Mario Gollwitzer and Markus Denzler from the Universität Koblenz-Landau, Germany and the University of Amsterdam, have conducted psychology experiments which might have uncovered a better quality of vengeance.
They posed the question - what is it we are truly after when we pursue revenge?
Gollwitzer and Denzler argue in their paper 'What makes revenge sweet: Seeing the offender suffer or delivering a message?' one popular view is that the goal is payback, getting even, making the offender get what they deserve. If revenge is proportional, it puts the world back into balance. This is a ''comparative suffering" theory of revenge.
But an alternative answer is that revenge aims at delivering a message to the offender, making him understand the morally reprehensible nature of their initial offence. According to this ''understanding theory", revenge is only satisfactory if the offender acknowledges that revenge was pursued because of their prior unfair behaviour.
The authors argue in their study published in the Journal of Experimental Social Psychology that the offender has to indicate that they realize that the penalty is because they behaved unjustly - it is only this which produces satisfactory closure for both.
The results from their study suggest seeing the offender suffer from fate does not satisfy those pursuing vengeance.
So, the authors argue the 'comparative suffering' theory of vengeance was not supported by their experiment. It seemed that only when participants took revenge and when the offender signalled understanding for this response, did the avengers appear more satisfied. This supports the 'understanding' theory of revenge. In the settling of scores, they are both in it together.
The ﬁndings suggest that the goal of delivering a message to the offender is more important for avengers than merely seeing the culprit suffer.
The crucial communication of revenge appears to be ''Never do this again to me".
Understanding this requires that the targets grasp why revenge was imposed upon them. An acknowledgement of what went wrong, an acceptance of responsibility and an expression of regret is what finally produces closure for the victim.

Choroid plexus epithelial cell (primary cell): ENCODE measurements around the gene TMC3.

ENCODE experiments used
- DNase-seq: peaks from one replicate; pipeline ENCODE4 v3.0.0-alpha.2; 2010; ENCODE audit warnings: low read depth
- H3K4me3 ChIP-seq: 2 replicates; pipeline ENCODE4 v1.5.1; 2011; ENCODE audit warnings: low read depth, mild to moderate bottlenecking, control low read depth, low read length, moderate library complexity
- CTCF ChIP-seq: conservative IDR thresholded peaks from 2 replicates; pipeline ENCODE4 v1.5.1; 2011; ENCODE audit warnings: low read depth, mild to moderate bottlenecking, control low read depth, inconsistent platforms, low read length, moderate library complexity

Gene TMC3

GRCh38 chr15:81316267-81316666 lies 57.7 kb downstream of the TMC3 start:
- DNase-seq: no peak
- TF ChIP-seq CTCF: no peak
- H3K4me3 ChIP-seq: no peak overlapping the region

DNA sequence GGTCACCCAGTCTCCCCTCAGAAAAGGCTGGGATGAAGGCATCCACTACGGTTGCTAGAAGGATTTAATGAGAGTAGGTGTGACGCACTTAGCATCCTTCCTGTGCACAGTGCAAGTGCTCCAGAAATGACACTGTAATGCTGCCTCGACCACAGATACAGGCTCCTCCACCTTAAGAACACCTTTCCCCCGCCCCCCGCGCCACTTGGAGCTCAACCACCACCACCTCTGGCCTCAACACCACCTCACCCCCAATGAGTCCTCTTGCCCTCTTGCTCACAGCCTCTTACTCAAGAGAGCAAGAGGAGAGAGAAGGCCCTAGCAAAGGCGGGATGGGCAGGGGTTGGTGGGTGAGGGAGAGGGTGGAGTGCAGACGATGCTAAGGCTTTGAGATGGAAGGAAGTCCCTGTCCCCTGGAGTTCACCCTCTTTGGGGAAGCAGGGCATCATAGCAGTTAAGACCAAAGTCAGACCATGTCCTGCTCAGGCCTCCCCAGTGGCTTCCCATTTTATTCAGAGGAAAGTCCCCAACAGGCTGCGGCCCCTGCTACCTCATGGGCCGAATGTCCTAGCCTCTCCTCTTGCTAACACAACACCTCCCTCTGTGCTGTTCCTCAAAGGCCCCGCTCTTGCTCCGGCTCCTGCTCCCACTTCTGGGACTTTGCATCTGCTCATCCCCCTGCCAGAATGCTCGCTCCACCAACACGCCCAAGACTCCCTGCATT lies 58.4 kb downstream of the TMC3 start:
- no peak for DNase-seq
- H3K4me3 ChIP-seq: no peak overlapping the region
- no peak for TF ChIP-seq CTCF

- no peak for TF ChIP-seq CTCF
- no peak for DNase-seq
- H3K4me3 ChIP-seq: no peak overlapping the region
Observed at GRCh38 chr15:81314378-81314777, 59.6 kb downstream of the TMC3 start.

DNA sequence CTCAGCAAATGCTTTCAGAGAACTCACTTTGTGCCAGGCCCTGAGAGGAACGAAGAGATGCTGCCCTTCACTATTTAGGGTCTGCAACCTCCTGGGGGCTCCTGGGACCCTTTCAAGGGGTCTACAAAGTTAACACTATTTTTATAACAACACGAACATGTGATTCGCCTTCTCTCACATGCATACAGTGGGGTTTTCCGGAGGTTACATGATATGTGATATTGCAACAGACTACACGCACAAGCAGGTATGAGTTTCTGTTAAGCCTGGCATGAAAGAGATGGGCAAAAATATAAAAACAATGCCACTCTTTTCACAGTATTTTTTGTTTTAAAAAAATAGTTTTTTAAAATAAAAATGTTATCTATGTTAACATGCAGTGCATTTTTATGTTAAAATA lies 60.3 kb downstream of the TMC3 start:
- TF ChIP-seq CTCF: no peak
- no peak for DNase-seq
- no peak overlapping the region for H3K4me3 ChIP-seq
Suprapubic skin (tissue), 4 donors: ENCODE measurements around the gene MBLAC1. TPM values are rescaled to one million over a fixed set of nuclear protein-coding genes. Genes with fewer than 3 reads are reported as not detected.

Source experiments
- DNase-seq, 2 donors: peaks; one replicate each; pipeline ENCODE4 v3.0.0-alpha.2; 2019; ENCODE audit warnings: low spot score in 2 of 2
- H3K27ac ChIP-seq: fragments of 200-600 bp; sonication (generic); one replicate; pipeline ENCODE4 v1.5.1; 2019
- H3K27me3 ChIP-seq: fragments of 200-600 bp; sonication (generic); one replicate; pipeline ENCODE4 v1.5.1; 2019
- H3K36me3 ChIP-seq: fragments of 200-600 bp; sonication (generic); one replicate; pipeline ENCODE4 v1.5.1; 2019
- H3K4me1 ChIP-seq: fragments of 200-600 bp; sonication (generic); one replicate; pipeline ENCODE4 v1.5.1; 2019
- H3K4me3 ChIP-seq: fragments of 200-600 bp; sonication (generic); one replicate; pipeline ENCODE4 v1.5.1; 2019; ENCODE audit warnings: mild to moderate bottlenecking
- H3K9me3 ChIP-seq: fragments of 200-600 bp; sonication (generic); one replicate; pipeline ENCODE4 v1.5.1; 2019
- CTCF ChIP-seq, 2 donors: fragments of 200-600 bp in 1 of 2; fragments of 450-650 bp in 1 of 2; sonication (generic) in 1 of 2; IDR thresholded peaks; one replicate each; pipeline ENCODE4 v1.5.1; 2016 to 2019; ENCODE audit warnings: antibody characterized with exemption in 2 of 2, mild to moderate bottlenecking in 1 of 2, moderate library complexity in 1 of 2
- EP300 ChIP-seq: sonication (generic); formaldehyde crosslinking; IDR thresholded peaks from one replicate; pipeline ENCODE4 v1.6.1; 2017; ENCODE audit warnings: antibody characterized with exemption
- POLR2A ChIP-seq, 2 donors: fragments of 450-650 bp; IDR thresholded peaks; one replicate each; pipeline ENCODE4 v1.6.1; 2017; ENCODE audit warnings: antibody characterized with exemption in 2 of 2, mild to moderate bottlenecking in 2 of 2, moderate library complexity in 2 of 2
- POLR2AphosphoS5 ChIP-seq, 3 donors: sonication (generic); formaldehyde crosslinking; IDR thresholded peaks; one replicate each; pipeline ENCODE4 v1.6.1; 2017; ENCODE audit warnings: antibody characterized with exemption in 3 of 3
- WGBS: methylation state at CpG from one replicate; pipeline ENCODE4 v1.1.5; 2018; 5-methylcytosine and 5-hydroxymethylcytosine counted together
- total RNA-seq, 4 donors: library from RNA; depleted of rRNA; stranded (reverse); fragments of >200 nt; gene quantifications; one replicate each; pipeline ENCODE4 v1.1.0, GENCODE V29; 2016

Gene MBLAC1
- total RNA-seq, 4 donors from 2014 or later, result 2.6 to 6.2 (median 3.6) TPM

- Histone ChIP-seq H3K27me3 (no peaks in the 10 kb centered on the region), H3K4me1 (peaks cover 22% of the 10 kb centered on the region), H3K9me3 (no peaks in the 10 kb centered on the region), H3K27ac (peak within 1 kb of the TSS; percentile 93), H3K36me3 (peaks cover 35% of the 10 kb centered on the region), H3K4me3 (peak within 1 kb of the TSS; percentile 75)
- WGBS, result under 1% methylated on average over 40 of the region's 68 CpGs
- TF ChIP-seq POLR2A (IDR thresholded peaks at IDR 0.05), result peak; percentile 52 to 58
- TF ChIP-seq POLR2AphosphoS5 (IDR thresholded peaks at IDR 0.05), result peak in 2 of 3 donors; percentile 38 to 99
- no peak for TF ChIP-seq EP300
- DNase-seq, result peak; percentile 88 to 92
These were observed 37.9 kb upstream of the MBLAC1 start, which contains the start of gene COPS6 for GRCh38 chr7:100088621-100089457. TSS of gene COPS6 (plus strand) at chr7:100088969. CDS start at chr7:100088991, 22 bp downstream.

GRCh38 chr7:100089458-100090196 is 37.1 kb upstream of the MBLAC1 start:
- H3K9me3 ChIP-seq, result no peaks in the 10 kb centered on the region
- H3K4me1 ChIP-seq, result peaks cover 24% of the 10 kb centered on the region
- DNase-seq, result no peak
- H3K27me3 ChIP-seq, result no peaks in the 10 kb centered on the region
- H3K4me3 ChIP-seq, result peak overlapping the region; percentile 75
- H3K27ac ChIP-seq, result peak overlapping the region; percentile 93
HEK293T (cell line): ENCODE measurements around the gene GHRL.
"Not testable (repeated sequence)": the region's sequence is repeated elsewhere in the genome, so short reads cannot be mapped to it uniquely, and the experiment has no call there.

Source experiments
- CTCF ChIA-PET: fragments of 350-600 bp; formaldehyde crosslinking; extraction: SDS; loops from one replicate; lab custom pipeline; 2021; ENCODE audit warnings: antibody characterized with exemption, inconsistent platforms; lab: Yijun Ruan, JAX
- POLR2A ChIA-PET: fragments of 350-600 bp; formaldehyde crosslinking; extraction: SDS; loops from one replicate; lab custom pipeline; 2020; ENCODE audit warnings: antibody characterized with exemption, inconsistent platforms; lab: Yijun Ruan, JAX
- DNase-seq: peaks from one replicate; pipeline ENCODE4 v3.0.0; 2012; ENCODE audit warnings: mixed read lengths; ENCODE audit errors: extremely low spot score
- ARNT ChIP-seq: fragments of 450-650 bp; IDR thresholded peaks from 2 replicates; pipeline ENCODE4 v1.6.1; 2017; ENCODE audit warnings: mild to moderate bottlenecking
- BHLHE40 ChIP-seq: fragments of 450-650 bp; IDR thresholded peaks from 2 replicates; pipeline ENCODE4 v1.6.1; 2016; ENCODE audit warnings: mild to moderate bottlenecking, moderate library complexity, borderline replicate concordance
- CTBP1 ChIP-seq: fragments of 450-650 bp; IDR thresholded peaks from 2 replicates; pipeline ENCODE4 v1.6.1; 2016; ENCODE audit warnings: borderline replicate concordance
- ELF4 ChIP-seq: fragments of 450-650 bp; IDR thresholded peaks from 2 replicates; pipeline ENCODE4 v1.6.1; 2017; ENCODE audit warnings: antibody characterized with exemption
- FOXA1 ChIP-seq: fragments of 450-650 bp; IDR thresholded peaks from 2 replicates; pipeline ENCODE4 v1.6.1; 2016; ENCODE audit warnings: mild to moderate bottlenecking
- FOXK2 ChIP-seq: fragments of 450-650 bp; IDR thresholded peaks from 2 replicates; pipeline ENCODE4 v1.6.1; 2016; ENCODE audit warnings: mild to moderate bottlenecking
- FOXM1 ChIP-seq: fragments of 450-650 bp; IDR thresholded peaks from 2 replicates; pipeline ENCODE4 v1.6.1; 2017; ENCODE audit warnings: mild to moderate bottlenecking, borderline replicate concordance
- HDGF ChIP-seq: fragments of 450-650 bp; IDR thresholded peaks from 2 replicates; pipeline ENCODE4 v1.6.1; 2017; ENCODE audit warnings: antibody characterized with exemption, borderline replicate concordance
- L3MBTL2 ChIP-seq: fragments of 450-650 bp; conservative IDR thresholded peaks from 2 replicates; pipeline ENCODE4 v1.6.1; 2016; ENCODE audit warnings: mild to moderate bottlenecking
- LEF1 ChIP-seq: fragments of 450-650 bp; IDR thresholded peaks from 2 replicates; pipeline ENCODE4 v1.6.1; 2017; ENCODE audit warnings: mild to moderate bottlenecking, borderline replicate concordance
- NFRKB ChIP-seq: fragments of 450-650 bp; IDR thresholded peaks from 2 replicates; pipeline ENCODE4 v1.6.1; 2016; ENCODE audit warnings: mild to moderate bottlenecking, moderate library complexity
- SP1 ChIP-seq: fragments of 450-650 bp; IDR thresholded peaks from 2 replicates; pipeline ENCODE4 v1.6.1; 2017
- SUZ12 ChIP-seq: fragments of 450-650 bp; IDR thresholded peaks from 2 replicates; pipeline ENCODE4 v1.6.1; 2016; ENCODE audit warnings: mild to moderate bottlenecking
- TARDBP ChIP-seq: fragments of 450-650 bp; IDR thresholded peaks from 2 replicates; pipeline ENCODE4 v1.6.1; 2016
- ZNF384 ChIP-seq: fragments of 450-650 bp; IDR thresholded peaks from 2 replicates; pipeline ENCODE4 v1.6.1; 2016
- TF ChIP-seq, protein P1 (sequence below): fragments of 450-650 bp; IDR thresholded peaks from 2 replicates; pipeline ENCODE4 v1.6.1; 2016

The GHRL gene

The strange conversations from this family hurting each other and so widely reported in the media now make more sense in the light of this research, that the best revenge is about the successful sending of, and the receiving of, a particular message.
The apparently dignified unemotional responses could have been part of what goaded the other side into their spiral of revenge. Because the person at the centre of this scandal still doesn't appear to grasp that what they need to do is to signal an understanding and emotional appreciation of the wrong-doing perpetrated, with the hurt caused.
Their lack of acknowledgement to this effect, according to this research, is likely to provoke the vengeful into ever more destructive acts.
But the press stepping in to exploit this situation possibly made it less likely the kind of closure which could have helped this family, was ever going to be achieved. But then again, the media love a good feud.
It would have been more edifying if instead of actively encouraging one party to make ruthless recorded phone calls, the journalists in question had first cautioned the vengeful with what the poet John Milton wrote in Paradise Lost, "Revenge, at first though sweet, Bitter ere long back on itself recoils".